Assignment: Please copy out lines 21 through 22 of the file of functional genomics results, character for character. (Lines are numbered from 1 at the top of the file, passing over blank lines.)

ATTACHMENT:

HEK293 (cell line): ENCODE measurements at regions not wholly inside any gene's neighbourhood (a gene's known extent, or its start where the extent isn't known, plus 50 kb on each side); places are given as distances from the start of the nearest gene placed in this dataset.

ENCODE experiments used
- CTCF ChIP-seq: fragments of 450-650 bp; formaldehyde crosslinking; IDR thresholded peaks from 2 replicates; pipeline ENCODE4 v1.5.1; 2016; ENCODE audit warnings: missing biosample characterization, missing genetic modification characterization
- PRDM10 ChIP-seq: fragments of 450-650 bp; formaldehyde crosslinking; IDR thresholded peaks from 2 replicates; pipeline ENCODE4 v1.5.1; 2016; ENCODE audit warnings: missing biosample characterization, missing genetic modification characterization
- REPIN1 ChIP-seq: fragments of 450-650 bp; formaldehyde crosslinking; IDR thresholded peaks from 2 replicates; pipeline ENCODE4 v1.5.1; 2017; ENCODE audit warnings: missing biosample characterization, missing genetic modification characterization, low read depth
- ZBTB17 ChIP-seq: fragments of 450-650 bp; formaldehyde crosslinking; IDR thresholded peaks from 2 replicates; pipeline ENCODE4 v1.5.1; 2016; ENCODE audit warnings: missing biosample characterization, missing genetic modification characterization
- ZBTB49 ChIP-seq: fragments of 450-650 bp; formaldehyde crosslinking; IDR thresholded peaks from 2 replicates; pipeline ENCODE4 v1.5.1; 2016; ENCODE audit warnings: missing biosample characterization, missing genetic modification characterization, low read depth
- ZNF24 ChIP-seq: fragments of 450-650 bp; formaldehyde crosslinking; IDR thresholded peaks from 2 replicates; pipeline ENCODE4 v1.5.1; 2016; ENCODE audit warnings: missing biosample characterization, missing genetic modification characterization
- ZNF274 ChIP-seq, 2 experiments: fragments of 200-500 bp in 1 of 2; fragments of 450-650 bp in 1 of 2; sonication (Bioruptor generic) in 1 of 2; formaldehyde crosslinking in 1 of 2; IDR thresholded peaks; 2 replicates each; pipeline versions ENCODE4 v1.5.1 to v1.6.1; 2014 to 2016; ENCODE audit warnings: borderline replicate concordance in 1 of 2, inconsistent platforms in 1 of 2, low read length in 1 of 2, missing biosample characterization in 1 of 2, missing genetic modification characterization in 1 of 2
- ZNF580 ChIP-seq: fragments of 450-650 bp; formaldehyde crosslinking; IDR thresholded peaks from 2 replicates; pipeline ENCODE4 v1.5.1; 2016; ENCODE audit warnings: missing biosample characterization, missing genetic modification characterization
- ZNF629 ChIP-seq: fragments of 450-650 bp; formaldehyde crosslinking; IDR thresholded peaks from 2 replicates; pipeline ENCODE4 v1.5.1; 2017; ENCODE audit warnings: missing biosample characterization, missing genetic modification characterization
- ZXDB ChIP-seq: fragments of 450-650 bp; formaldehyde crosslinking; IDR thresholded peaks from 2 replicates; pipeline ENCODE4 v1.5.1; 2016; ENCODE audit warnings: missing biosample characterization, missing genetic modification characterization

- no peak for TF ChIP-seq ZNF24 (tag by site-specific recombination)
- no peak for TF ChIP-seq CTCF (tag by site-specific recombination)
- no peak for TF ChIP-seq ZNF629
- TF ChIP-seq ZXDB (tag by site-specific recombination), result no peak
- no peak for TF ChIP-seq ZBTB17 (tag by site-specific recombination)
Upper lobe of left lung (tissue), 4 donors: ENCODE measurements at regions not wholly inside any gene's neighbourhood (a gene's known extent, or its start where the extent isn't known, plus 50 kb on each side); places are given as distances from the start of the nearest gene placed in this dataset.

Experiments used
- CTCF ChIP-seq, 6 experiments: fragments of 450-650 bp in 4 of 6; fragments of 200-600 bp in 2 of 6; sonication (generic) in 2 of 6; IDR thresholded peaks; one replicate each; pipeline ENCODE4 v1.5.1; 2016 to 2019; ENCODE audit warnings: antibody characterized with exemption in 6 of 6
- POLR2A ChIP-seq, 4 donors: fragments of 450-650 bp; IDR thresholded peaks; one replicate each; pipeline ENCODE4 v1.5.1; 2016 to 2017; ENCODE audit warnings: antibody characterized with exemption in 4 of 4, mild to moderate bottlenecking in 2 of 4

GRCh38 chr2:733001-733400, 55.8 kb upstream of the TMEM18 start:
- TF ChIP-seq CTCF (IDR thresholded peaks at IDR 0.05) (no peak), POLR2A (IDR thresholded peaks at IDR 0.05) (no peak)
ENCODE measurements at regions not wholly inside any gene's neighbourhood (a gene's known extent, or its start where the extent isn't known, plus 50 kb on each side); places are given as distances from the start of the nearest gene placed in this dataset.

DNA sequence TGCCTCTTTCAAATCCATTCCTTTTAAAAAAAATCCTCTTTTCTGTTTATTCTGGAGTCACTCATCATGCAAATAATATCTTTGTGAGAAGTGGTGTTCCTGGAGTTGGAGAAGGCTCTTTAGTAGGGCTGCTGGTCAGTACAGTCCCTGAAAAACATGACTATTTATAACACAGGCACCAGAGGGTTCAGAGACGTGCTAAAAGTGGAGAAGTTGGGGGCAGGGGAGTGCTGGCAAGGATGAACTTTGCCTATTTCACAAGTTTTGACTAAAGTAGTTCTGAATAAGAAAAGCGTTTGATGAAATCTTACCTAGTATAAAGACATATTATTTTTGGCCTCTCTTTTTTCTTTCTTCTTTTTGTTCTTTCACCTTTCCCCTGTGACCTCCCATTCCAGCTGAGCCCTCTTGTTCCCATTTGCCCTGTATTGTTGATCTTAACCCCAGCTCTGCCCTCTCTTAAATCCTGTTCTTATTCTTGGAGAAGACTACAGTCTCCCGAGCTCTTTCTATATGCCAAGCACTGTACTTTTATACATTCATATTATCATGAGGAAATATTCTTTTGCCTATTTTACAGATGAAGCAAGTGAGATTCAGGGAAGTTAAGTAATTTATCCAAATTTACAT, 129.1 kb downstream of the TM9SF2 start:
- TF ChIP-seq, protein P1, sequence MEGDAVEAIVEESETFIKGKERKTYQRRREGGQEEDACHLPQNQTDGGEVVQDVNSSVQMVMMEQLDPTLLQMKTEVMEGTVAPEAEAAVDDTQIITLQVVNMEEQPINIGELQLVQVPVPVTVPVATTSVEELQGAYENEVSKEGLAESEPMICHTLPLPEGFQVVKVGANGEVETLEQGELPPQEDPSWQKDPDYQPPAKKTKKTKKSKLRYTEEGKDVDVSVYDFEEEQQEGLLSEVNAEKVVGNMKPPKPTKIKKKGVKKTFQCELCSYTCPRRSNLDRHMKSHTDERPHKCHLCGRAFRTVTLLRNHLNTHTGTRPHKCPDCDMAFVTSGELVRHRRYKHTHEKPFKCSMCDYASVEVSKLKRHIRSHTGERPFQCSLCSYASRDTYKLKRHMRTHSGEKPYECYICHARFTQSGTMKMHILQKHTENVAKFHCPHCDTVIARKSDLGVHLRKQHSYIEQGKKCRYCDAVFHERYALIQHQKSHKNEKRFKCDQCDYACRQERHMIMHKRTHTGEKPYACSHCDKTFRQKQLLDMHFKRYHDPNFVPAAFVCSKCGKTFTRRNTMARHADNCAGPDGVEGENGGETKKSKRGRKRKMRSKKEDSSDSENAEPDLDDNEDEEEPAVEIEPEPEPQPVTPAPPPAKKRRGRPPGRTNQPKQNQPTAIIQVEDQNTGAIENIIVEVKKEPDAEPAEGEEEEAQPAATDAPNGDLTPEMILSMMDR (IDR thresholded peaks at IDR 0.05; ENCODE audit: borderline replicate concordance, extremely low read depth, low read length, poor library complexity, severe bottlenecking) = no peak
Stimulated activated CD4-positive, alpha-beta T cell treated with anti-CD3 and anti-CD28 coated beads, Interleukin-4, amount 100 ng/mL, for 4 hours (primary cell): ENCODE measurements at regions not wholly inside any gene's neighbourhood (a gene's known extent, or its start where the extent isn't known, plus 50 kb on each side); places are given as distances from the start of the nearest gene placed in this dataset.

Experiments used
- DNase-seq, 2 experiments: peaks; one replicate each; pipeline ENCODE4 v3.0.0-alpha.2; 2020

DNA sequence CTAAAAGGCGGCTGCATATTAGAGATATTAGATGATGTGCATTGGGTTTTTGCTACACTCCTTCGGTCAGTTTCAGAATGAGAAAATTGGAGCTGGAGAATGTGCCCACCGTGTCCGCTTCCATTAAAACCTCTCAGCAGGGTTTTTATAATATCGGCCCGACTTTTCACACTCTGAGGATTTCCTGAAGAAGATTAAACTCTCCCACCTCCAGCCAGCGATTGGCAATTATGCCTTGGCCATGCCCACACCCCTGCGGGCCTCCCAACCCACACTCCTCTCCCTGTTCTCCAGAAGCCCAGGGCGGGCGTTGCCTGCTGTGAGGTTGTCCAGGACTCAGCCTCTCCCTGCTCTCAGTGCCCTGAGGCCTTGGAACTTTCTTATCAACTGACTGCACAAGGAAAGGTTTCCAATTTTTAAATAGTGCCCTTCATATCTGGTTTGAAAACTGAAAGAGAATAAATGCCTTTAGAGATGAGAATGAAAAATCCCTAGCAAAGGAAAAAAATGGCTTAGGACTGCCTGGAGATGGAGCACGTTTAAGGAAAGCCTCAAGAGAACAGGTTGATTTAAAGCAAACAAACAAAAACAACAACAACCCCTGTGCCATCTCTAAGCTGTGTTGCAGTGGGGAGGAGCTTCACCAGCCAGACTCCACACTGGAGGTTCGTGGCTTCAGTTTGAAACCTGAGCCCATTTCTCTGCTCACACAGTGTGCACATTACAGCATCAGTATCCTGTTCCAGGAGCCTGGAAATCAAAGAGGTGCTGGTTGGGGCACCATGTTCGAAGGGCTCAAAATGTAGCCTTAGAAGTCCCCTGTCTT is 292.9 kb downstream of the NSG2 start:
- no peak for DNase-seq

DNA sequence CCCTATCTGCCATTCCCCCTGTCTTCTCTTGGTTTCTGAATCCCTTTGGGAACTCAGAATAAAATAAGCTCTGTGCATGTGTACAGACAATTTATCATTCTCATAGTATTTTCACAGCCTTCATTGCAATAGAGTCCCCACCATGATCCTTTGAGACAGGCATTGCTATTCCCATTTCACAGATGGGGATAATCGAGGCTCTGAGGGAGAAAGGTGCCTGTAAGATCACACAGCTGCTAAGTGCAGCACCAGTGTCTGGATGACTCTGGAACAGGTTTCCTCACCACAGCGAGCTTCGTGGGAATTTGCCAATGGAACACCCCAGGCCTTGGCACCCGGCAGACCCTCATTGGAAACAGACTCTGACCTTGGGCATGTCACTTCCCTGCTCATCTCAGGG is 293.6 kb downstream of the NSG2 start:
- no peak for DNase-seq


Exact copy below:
- POLR2A ChIP-seq, 4 donors: fragments of 450-650 bp; IDR thresholded peaks; one replicate each; pipeline ENCODE4 v1.5.1; 2016 to 2017; ENCODE audit warnings: antibody characterized with exemption in 4 of 4, mild to moderate bottlenecking in 2 of 4

GRCh38 chr2:733001-733400, 55.8 kb upstream of the TMEM18 start: